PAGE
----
JBW TO ELIZA STODART; 1 September 1826; DOI: 10.1215/lt-18260901-JBW-EA-01; CL 4:130-131.
JBW TO ELIZA STODART
Templand 1st September 
You must think me at least graceless, perhaps downright uncivil; and, in truth it is shameful that so fair a gift should be still to acknowledge. But this much I have to say, with all humility, in my own defence; that, here, the source of offending lies in weakness of the flesh, not willingness of spirit, and the thanks, which I have been so overbackward to express, I have been anything but backward to feel.
Still I was sorry as much as glad about these ear[r]ings;—for, while they pleased me as an emblem of friendly feelings on your part, of which, for reasons long and broad, I have of late been doubtful; I nevertheless wished them back again in Marshall's shop, when they glittered before my eyes under the form of a marriage-present. Not that I would keep the idea of my marriage out of mind. No truly! it is fully more attractive for me now than ever,—the greenest, sunniest spot in all my being— But marriage-presents, I do think, are the most unreasonable species of taxation that could be devised. You remember Uncle Adam Ramsay's exposition of the matter to Miss Bell Black. “There canna be a mair needless, daft-like thing, than to gie presents to a woman at the very hight of mortal happiness; It is she rather should gie, to puir single folk, that ha na Major Waddely to set them up.”
We got here last monday,1—escaped alive from the thousand and one miseries of these last four weeks. I wonder that among all the evils deprecated in the Liturgy, no one thought of inserting flitting. Is there any worse thing? Oh no no! from flitting, then, good Lord deliver us! But while the way has been rough and very fearful, it leads to “another and better world than this—”2 to a Heaven of truth and love and peaceful action,—“a sober certainty of waking bliss”3 in which the temptation in the wilderness4 will be all forgotten, or remembered but as a troubled dream.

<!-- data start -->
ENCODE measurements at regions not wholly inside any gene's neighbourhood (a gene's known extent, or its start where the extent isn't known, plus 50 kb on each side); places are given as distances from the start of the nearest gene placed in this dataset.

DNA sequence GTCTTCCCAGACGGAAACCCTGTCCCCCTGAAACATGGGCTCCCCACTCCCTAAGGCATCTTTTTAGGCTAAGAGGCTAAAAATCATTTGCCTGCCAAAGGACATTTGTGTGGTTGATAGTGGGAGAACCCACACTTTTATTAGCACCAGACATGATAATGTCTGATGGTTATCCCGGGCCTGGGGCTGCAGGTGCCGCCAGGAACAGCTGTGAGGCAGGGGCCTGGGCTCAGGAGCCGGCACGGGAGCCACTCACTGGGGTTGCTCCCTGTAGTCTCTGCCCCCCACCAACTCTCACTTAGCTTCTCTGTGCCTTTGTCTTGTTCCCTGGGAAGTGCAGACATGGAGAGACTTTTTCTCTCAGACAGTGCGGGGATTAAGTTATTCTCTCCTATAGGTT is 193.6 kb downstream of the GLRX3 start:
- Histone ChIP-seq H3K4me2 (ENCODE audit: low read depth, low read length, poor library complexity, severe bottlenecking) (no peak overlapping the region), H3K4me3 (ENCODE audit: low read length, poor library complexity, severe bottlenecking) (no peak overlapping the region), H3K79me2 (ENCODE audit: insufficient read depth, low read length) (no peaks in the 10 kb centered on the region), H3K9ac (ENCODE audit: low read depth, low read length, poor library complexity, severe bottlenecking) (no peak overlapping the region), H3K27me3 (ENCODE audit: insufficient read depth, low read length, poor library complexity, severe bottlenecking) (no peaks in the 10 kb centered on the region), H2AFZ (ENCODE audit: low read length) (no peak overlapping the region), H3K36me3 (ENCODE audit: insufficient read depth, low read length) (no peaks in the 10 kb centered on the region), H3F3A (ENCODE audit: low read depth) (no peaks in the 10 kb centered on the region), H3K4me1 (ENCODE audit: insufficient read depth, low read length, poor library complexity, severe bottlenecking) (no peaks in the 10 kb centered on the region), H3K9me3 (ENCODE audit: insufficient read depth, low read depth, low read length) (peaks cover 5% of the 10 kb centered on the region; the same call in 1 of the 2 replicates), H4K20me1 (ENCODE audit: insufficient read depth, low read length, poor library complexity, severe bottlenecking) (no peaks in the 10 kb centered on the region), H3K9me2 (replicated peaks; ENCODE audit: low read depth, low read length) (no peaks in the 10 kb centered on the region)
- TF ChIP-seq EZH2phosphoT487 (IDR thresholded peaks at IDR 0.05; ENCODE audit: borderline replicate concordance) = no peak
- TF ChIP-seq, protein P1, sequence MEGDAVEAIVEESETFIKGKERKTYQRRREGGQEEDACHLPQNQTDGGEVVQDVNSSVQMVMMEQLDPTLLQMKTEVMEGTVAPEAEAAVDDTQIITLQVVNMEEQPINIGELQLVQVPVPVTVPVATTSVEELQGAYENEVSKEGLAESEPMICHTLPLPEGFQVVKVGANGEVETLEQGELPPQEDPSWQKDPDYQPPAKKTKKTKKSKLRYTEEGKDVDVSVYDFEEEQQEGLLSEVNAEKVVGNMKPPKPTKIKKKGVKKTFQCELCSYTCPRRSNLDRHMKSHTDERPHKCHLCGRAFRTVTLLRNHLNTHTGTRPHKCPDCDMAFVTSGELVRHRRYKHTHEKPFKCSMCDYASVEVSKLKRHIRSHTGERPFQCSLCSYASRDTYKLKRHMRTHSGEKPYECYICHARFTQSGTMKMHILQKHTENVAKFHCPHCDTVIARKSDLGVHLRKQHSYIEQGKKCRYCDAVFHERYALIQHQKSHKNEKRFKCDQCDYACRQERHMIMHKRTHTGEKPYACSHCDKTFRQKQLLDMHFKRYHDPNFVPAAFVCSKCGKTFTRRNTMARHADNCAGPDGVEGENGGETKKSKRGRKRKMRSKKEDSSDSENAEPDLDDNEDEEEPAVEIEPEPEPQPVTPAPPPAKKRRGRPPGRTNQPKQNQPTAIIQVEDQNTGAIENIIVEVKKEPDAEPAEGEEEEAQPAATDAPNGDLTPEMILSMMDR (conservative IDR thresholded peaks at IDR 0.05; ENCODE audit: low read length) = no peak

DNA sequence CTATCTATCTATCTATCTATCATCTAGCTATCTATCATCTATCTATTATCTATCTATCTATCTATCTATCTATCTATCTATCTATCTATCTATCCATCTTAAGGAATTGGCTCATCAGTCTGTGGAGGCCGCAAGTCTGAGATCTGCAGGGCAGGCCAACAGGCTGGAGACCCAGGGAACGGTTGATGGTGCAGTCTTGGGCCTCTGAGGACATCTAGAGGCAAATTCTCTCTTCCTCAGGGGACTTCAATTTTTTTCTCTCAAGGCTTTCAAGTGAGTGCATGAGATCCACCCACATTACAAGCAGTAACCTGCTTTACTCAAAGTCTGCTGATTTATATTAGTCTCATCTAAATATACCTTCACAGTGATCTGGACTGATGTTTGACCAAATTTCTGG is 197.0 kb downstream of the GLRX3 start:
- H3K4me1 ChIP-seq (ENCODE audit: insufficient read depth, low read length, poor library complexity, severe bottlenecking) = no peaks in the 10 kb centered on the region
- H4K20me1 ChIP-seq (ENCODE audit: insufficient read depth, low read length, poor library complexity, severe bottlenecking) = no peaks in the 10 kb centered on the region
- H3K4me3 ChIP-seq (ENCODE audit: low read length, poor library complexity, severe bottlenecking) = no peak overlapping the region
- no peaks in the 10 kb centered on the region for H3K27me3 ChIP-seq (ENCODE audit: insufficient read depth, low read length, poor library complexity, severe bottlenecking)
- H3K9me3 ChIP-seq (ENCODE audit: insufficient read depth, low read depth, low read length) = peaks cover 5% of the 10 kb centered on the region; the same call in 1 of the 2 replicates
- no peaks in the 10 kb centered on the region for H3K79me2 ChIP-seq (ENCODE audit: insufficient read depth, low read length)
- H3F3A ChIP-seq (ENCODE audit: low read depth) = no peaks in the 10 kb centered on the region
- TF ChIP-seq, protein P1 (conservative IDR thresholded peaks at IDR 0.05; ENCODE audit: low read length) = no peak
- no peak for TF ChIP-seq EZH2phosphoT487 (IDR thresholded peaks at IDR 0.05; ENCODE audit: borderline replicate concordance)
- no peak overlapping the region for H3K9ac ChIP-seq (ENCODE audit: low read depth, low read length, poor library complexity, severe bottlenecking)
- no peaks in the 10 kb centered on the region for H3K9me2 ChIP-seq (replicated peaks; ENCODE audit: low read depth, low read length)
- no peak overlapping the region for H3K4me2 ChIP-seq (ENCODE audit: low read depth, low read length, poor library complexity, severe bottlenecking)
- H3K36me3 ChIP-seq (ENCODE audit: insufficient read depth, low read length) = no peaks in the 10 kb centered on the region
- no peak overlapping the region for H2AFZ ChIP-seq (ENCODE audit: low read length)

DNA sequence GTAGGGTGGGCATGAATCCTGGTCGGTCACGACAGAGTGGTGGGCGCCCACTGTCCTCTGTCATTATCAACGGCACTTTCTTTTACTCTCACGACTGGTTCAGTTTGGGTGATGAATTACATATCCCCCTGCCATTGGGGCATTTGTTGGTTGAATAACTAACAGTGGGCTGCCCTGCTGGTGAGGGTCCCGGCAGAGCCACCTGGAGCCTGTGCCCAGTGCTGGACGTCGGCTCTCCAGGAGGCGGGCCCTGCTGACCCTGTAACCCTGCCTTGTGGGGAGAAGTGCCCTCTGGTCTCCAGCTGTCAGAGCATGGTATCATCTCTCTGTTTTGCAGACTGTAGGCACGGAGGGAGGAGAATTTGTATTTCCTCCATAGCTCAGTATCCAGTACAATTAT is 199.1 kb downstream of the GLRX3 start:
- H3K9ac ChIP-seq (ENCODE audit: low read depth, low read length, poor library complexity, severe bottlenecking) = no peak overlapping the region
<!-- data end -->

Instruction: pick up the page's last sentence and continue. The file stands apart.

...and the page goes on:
To you, however, I had best not proceed in this strain;—your “views of men and things” have little sympathy with mine. So that what I write for the finest sense in the world you will perhaps throw in the fire as “a pack o' nonsense”—
Farewell, then, my dear Cousin— This, most likely, is the last letter you will receive from Jane Welsh; but no change of name can work in me the slightest change of heart—I mean, towards those who are indeed my friends—
My Mother, I suppose, will write to you in her own good time
With kind regards to your Uncle / I am always your affectionate /
Jane B Welsh